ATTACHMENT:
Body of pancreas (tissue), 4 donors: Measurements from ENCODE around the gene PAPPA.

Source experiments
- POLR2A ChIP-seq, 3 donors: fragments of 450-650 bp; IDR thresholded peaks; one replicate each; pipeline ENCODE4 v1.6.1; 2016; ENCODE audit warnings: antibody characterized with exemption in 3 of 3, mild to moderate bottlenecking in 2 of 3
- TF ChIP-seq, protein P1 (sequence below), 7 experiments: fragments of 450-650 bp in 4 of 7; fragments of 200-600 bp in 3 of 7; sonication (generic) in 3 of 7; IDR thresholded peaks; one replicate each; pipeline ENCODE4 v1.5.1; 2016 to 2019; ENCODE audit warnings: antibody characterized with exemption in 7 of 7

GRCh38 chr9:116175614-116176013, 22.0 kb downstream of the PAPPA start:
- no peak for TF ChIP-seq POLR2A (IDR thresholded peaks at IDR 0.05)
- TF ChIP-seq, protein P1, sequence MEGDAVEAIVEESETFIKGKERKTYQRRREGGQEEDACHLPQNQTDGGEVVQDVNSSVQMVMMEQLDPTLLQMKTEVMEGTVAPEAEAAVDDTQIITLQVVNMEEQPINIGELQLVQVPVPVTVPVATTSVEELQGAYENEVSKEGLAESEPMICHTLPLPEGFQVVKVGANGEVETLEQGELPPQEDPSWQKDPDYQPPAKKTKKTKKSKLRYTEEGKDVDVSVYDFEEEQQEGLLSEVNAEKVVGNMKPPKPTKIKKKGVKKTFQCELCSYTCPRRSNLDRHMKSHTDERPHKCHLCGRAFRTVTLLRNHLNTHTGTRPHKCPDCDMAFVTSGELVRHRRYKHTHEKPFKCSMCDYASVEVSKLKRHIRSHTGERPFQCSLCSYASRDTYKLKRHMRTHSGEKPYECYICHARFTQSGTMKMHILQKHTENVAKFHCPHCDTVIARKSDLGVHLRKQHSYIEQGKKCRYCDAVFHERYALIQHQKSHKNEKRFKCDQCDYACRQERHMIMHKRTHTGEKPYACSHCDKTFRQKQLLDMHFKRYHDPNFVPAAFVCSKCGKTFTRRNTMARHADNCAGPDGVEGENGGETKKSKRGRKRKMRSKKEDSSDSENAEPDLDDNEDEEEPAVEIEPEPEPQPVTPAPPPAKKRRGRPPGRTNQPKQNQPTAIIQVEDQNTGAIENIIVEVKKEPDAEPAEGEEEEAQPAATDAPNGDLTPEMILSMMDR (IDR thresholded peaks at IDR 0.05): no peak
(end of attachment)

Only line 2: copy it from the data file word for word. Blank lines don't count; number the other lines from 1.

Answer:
Source experiments